The entire planet has been severely impacted in the first several months of 2020. SARS-CoV-2, the virus that caused COVID-19 is now dominating the daily worldwide news. No one was prepared for this, and no one thought it would last this long.
Countries throughout the world are doing what they can do to mitigate problems and casualties by containing the spread of the virus through isolation and sanitation, monitoring and testing, development of effective treatments, and eventually prevent future spread with a vaccine.
Unfortunately, the rise of COVID-19 also came with an uprising of email and phishing cyber threats. We’ve all heard these types of stories long before January 22, 2020. Cyberattacks such as CryptoLocker (2013-2014), Petya (2016), Bad Rabbit (2017) and many others, are variants of previous ransomware attacks. WannaCry was notorious for the global impact it had in January of 2017.
There are similar correlations between a virus in nature and a virus in cyberspace:
Nature and cyberattacks have the same basic problems:
An available and active virus.
A vulnerable carrier or host.
Transmission by an interconnected contact.
The lack of isolation or segmentation allows for more infection.
The lack of testing to detect a virus, allows it to spread to a massive level before being noticed.
The lack of alerting due to lack of detections and universally mature monitoring systems.
The lack of ability to prevent new infections or reinfections until an anti-virus, a.k.a. vaccine, is developed.
Experts triage infected hosts to the best of their ability; supporting system functions in efforts to avoid termination of the host.
If you review the problems in both WannaCry and SARS-CoV-2, the remedy is the same in both cases. Failure to take appropriate steps increases risk of ongoing infection, spread, and consequences. For humans with COVID-19, we know it means a certain percentage of people will lose their friends, family, and coworkers. For businesses effected with ransomware, it means systems will be lost, impacting operations. A certain percentage of companies may never recover and close their doors.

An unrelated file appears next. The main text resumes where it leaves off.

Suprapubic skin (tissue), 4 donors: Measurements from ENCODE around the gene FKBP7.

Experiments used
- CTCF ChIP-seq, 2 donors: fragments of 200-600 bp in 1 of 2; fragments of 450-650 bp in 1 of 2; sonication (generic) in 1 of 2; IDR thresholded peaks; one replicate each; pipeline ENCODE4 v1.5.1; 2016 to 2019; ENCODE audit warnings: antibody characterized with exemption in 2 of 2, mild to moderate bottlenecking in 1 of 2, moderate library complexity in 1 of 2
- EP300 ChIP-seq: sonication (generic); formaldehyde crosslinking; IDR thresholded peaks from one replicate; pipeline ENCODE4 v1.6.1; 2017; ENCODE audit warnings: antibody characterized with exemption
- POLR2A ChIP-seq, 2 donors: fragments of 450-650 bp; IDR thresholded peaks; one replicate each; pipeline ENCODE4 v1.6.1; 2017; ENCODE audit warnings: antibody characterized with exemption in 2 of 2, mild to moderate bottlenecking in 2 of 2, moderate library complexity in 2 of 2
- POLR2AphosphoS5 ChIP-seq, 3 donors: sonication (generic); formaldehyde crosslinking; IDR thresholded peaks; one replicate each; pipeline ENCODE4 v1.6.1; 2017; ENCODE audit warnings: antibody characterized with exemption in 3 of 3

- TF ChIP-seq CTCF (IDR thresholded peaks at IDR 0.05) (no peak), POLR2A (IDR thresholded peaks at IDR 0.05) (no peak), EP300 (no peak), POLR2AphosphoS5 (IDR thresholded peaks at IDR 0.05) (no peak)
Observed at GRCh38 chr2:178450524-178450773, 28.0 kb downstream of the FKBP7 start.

What does it take to reopen a company after a ransomware attack?
We would do well to heed the same best practices for computer systems when considering how to protect your company from ransomware. Fortunately for us, technology is typically more forgiving than COVID-19.
What can you do to detect and prevent the spread of viruses in your organization?
Protect the endpoint:
Host based firewalls
Principle of least privilege for role-based access control and operating privilege level
Strong authentication mechanisms
Protect the enclave:
Multi-factor Authentication systems.
Isolate network segments/Virtual Local Area Networks (VLANS) with Access Control Lists (ACLs).
Monitor and alert on log events which correlate to bad behavior (SIEM).
Monitor, alert, and block network anomalies (Network Anomaly Detection).
Automate response to threats, because ransomware moves at the speed of light (SOAR).
Encrypted and private networks for the workforce outside the organization’s digital protections (VPNs).
Any CISO and most CIOs will readily recognize the above steps as strong strategies to keep their business systems up and running in the face of active and automated threats.
How committed are you to protecting your work force?
Rich Lindberg vCISO & Senior Security Consultant Nth Generation